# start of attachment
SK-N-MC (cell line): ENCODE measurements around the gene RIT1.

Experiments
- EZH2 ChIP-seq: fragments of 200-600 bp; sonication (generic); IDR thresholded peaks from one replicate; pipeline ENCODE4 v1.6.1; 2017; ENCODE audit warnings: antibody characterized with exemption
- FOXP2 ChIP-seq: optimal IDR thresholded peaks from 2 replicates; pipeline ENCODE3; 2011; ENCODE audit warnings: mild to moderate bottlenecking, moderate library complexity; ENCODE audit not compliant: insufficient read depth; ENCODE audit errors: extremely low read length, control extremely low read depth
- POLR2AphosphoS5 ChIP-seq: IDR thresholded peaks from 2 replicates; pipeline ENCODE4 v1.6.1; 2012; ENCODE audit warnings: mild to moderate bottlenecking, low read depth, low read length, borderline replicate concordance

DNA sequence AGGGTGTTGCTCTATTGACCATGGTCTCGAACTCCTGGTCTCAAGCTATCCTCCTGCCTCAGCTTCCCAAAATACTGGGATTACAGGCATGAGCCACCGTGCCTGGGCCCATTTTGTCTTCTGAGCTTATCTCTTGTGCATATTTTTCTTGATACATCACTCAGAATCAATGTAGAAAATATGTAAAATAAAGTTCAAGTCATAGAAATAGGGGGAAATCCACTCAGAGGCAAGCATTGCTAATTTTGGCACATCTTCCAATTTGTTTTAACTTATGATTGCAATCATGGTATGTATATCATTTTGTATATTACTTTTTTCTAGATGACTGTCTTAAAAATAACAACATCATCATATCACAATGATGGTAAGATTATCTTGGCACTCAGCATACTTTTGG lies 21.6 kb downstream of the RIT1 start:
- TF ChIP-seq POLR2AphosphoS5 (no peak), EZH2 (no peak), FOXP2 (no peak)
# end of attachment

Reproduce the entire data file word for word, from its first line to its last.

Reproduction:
SK-N-MC (cell line): ENCODE measurements around the gene RIT1.

Experiments
- EZH2 ChIP-seq: fragments of 200-600 bp; sonication (generic); IDR thresholded peaks from one replicate; pipeline ENCODE4 v1.6.1; 2017; ENCODE audit warnings: antibody characterized with exemption
- FOXP2 ChIP-seq: optimal IDR thresholded peaks from 2 replicates; pipeline ENCODE3; 2011; ENCODE audit warnings: mild to moderate bottlenecking, moderate library complexity; ENCODE audit not compliant: insufficient read depth; ENCODE audit errors: extremely low read length, control extremely low read depth
- POLR2AphosphoS5 ChIP-seq: IDR thresholded peaks from 2 replicates; pipeline ENCODE4 v1.6.1; 2012; ENCODE audit warnings: mild to moderate bottlenecking, low read depth, low read length, borderline replicate concordance

DNA sequence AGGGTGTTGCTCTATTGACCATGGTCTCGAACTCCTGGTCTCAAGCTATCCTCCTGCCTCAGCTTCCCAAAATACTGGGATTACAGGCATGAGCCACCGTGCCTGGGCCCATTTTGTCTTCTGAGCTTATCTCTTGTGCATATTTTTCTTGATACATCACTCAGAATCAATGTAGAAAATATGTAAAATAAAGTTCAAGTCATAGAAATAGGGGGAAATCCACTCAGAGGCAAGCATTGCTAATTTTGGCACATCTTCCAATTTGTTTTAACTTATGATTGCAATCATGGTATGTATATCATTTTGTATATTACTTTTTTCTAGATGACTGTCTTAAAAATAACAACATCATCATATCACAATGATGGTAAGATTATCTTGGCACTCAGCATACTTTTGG lies 21.6 kb downstream of the RIT1 start:
- TF ChIP-seq POLR2AphosphoS5 (no peak), EZH2 (no peak), FOXP2 (no peak)